I recently found myself standing next to a river close to home, admiring the glassy waters and early morning mist after weeks of living like a hermit.

Finally, exams were done, and I could breathe again.

It was a beautiful moment. I enjoy getting up early to admire the stillness of the morning, the various smells and sights coalescing to form the experience of beauty so often associated with being out in nature. The thought that occurred to me on this morning - after having locked myself up for many studious weeks - is that the beauty and peace I was breathing in so deeply would have been elusive to me even just the day before.

The stresses of life often make simple moments of transcendence hard to access. The general business of life often consuming opportunities to stop, rest, and see things differently.

It’s the same feeling we get on holiday, or when we retreat somewhere away from the ‘hustle and bustle’ - the first glorious breath of air that signals a momentary pause from the frenetic activity of life suddenly opens our mind and hearts to the beauty that is all around us. But curiously, that beauty is always there, isn’t it? It’s just that so often we struggle to see or feel it.

I find it hard to breathe in beauty when I feel stressed, or sad, or angry, or fearful. Perhaps you do too.

John O'Donohue once wrote that “every life is braided with luminous moments.” As I read these words I was captured by the sentiment. The word “braided” is important. It implies, not that life is filled to the brim with beauty, but that there is a thread of luminescent beauty that runs through everything, and that perhaps part of being human is to learn to pay attention to that thread, especially in seasons where life can be characterised as anything but good, or beautiful.

I had a conversation with a friend recently and they got to a point in the conversation where they felt it necessary to proclaim a sentiment I hear all too frequently these days: “the world is fucked, isn’t it?”

Our conversation had weaved its way through many topics, from the political to the theological to the general experiences of modern life. As I spoke, and listened, I found myself feeling uncomfortable. I listened to the argument being made, as to why the world wasn’t right. You might think it was a conversation filled with the common tropes of mindless hysteria but it wasn’t. It was a calm and thoughtful conversation, lacking some of the hallmarks of the kind of frenzied, mimetic rhetoric that has come to characterise modern ‘dialogue’. What I heard was a fierce but rational presentation of many of the very complicated things a person has to think about in order to exist in the world today, and why they were problematic to anyone wanting to navigate life with some kind of integrity, decency and thoughtfulness.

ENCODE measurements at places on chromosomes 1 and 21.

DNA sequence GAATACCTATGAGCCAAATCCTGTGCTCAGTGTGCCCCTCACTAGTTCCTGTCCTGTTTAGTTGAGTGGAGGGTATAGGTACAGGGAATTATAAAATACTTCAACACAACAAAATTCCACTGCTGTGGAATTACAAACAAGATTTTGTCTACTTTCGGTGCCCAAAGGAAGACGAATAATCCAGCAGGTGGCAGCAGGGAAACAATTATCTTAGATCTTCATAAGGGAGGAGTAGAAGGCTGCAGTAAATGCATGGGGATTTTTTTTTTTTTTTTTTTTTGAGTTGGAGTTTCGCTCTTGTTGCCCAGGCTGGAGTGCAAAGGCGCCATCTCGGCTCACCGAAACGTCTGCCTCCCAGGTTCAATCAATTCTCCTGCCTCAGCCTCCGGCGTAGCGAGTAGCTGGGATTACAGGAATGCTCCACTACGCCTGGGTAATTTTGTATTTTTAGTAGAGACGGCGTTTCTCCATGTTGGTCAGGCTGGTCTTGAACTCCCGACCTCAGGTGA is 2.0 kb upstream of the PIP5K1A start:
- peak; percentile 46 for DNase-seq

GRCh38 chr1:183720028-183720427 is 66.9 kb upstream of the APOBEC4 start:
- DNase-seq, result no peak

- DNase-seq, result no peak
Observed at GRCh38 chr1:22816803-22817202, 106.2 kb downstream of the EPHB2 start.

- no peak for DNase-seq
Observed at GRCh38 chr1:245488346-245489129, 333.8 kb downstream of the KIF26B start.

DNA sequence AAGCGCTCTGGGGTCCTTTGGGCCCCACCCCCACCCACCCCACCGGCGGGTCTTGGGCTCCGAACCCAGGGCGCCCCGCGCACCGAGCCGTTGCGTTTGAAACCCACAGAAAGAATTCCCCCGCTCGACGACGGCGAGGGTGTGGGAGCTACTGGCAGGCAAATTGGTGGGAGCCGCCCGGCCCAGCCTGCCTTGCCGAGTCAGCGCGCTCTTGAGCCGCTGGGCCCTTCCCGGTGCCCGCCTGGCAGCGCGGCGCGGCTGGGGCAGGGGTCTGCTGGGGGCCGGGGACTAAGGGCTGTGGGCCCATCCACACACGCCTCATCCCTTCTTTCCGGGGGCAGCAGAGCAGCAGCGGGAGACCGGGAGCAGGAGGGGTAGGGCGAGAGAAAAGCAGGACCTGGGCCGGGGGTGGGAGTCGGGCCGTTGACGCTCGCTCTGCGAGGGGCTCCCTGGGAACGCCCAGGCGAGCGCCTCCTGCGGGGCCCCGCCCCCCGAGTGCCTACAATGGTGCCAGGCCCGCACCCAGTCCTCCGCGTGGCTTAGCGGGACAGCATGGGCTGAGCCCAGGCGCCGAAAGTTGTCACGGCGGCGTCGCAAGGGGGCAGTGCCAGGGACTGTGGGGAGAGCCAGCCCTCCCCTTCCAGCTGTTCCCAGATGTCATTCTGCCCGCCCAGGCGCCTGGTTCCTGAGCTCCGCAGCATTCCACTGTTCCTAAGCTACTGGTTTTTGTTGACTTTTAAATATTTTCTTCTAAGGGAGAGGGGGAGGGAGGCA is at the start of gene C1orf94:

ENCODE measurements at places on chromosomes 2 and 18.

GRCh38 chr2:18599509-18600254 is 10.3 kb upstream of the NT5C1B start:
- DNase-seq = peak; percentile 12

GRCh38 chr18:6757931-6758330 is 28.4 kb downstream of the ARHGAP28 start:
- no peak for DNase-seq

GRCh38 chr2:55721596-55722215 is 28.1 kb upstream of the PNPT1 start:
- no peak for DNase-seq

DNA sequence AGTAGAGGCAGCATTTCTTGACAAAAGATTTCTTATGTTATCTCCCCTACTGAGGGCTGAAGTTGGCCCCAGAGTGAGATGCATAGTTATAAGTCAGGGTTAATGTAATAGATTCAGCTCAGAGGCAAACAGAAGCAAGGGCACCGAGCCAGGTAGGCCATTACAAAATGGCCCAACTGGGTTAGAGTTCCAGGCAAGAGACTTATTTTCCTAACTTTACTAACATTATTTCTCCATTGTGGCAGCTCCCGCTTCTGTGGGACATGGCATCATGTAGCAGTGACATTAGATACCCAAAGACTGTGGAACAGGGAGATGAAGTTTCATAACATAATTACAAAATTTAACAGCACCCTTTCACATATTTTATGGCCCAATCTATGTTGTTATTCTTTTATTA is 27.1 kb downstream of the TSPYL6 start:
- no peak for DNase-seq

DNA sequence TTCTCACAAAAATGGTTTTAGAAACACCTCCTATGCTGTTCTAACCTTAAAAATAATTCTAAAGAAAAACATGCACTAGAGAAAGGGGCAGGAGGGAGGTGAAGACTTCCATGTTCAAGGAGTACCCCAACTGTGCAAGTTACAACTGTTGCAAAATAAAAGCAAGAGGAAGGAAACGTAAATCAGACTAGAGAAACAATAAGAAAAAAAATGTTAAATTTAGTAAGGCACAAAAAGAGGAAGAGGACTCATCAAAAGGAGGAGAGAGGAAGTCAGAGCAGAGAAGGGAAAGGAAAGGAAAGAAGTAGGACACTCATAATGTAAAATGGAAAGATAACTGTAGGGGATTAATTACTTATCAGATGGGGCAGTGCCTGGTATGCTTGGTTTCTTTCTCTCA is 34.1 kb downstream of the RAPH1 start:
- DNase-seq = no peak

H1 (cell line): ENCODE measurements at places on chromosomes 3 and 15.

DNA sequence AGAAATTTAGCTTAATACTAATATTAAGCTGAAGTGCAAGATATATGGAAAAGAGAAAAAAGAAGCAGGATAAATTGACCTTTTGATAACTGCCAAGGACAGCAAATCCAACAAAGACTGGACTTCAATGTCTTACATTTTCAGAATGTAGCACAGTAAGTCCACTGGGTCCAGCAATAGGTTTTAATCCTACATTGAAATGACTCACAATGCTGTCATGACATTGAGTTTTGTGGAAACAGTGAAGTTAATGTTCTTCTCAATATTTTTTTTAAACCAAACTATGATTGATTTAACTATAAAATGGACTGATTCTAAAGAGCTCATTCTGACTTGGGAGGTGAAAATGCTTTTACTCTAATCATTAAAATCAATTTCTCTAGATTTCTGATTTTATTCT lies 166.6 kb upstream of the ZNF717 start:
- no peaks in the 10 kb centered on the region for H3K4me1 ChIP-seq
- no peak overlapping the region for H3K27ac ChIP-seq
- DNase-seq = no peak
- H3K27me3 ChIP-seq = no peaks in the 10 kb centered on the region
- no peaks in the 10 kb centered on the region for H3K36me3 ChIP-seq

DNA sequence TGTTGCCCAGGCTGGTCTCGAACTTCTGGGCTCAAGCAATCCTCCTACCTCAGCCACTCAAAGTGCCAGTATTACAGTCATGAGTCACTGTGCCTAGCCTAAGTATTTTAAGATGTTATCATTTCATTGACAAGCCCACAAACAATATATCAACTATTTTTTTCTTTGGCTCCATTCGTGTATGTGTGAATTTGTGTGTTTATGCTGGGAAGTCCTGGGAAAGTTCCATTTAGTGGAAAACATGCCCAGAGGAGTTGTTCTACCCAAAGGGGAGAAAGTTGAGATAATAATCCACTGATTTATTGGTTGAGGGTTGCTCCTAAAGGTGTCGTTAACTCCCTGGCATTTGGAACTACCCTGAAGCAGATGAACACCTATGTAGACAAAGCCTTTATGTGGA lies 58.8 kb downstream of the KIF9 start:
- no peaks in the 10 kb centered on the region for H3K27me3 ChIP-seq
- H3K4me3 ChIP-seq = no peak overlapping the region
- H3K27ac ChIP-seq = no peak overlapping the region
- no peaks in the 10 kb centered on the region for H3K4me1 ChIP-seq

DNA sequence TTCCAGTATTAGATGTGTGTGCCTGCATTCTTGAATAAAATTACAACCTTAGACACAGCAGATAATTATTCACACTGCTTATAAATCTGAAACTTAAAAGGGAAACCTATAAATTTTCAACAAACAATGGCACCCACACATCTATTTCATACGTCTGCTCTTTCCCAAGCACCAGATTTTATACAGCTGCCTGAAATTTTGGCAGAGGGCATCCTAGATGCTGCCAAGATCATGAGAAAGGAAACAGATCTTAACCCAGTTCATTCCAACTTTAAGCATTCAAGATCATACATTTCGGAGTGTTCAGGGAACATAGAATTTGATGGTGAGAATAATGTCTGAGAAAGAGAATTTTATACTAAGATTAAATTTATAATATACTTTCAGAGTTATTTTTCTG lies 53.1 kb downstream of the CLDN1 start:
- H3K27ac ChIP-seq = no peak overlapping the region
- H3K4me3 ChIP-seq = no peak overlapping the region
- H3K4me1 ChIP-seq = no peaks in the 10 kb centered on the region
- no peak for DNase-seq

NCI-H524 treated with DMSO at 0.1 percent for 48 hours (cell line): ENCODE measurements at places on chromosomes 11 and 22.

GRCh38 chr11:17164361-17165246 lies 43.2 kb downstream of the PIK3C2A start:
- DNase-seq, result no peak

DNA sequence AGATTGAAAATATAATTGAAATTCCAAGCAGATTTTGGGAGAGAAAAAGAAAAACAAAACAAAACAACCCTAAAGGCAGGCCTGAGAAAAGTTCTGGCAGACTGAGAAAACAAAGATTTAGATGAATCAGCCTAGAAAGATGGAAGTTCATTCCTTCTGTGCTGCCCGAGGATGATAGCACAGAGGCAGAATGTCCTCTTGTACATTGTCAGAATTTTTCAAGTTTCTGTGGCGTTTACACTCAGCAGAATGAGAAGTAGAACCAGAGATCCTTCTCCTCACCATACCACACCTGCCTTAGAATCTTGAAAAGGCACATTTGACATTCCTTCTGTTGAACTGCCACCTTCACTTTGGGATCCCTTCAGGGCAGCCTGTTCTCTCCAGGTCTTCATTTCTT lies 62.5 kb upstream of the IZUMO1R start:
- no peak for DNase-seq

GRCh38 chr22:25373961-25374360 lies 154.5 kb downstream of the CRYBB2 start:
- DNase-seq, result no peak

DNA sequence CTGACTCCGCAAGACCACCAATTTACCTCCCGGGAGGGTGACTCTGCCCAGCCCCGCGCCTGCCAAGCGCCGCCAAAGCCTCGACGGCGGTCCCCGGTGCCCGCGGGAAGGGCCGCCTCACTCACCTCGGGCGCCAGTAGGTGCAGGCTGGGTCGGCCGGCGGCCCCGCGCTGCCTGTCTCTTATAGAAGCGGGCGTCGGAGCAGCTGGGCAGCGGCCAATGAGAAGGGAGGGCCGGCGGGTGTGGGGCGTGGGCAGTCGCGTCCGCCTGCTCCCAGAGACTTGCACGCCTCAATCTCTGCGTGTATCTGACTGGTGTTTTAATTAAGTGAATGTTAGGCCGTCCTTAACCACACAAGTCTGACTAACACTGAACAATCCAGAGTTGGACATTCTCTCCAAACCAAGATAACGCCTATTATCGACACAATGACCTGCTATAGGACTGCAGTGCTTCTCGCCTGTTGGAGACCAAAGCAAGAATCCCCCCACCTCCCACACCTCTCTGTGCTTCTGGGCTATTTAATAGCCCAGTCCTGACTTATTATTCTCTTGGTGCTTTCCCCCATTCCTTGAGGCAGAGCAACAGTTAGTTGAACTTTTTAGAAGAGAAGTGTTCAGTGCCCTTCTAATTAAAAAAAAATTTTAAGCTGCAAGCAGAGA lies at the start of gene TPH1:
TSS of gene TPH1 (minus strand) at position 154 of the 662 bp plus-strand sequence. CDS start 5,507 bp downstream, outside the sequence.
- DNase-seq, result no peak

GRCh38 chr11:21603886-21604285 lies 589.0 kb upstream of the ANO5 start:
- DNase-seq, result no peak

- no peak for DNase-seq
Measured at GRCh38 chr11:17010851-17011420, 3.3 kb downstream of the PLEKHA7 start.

The problem wasn’t that I disagreed with the premise of concern. In fact, many of their comments about the challenges we face these days I agreed with. What made me uncomfortable was the abandonment to despair that is a necessary corollary of believing that the world is completely fucked.

I often describe myself as a cynic in recovery, and an optimist in training. When I was younger I was quite taken with the work of Martin Seligman, one of the early pioneers of positive psychology. It was through his book, Learned Optimism, that I first discovered the idea that committing myself to positivity, or optimism, was a choice. Despair and cynicism come so naturally to most people (especially people like me) that it often doesn’t quite feel like a choice. Learning to see the good, or the hope in something often requires a conscious choice to go in search of it.

Now, whilst optimism and hope are different, they both at times require the same thing: a choice to see things differently.

What I have found to be true is that if we go in search of beauty we very quickly discover that it isn't far from us at all. Like the glassy waters of the Swan River most mornings, all that the world requires is for us to open our eyes to what is all around us. As my parents used to say about the mysterious old man that drops off presents once a year: you only see it once you believe it exists.

Of course this isn’t quite true of beauty: it exists regardless of whether you believe it or not. But what a shame it would be to get to the end of our lives having convinced ourselves into despair, only to realise that we could have experienced things very differently indeed.

When I speak like this I have often been accused of being naive. “Just look at the world, Jon, look at what is happening.” Fair enough. But perhaps a conscious pinch of naivety is an important ingredient in the cultivation of hope?

When I first learned to drive a car my instructor told me not to look at things on the side of the road because people unconsciously steer the car in the direction of their gaze. I have found this to be true in life as well. The more we focus on the things that terrify us (and let us be clear: a statement like “the world is fucked” is nothing more than an attempt to articulate how scared we are of some things) the more they take on the spectre of our worst intuition. The more you focus on something, the more you see it.

This doesn’t mean that we need to avert our gaze from concerns that present genuine challenges needing our attention. But we will never navigate the complexities of modern life well with the cynical insistence that under every good thing is a nefarious intent. We must at some point choose to be more hopeful about things.